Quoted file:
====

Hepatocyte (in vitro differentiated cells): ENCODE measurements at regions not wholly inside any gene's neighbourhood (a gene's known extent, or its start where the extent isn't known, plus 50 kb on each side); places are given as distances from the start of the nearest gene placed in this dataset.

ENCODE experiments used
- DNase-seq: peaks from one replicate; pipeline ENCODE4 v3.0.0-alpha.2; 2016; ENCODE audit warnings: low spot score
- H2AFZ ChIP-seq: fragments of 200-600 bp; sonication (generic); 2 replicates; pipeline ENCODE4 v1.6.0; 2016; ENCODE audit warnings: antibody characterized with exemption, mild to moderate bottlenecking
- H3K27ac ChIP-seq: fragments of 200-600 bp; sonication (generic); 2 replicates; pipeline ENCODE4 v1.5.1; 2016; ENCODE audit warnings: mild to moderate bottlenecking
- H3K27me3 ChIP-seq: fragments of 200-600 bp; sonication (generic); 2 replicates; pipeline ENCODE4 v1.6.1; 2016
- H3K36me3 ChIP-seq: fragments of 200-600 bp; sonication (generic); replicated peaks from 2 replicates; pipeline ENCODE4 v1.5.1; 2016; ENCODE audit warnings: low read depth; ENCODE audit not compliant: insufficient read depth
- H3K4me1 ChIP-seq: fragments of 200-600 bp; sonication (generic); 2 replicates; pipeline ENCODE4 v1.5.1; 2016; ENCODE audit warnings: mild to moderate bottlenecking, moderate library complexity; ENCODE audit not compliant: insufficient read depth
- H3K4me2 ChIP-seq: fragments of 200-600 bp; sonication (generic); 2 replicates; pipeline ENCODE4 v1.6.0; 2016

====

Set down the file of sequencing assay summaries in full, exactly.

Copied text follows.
Hepatocyte (in vitro differentiated cells): ENCODE measurements at regions not wholly inside any gene's neighbourhood (a gene's known extent, or its start where the extent isn't known, plus 50 kb on each side); places are given as distances from the start of the nearest gene placed in this dataset.

ENCODE experiments used
- DNase-seq: peaks from one replicate; pipeline ENCODE4 v3.0.0-alpha.2; 2016; ENCODE audit warnings: low spot score
- H2AFZ ChIP-seq: fragments of 200-600 bp; sonication (generic); 2 replicates; pipeline ENCODE4 v1.6.0; 2016; ENCODE audit warnings: antibody characterized with exemption, mild to moderate bottlenecking
- H3K27ac ChIP-seq: fragments of 200-600 bp; sonication (generic); 2 replicates; pipeline ENCODE4 v1.5.1; 2016; ENCODE audit warnings: mild to moderate bottlenecking
- H3K27me3 ChIP-seq: fragments of 200-600 bp; sonication (generic); 2 replicates; pipeline ENCODE4 v1.6.1; 2016
- H3K36me3 ChIP-seq: fragments of 200-600 bp; sonication (generic); replicated peaks from 2 replicates; pipeline ENCODE4 v1.5.1; 2016; ENCODE audit warnings: low read depth; ENCODE audit not compliant: insufficient read depth
- H3K4me1 ChIP-seq: fragments of 200-600 bp; sonication (generic); 2 replicates; pipeline ENCODE4 v1.5.1; 2016; ENCODE audit warnings: mild to moderate bottlenecking, moderate library complexity; ENCODE audit not compliant: insufficient read depth
- H3K4me2 ChIP-seq: fragments of 200-600 bp; sonication (generic); 2 replicates; pipeline ENCODE4 v1.6.0; 2016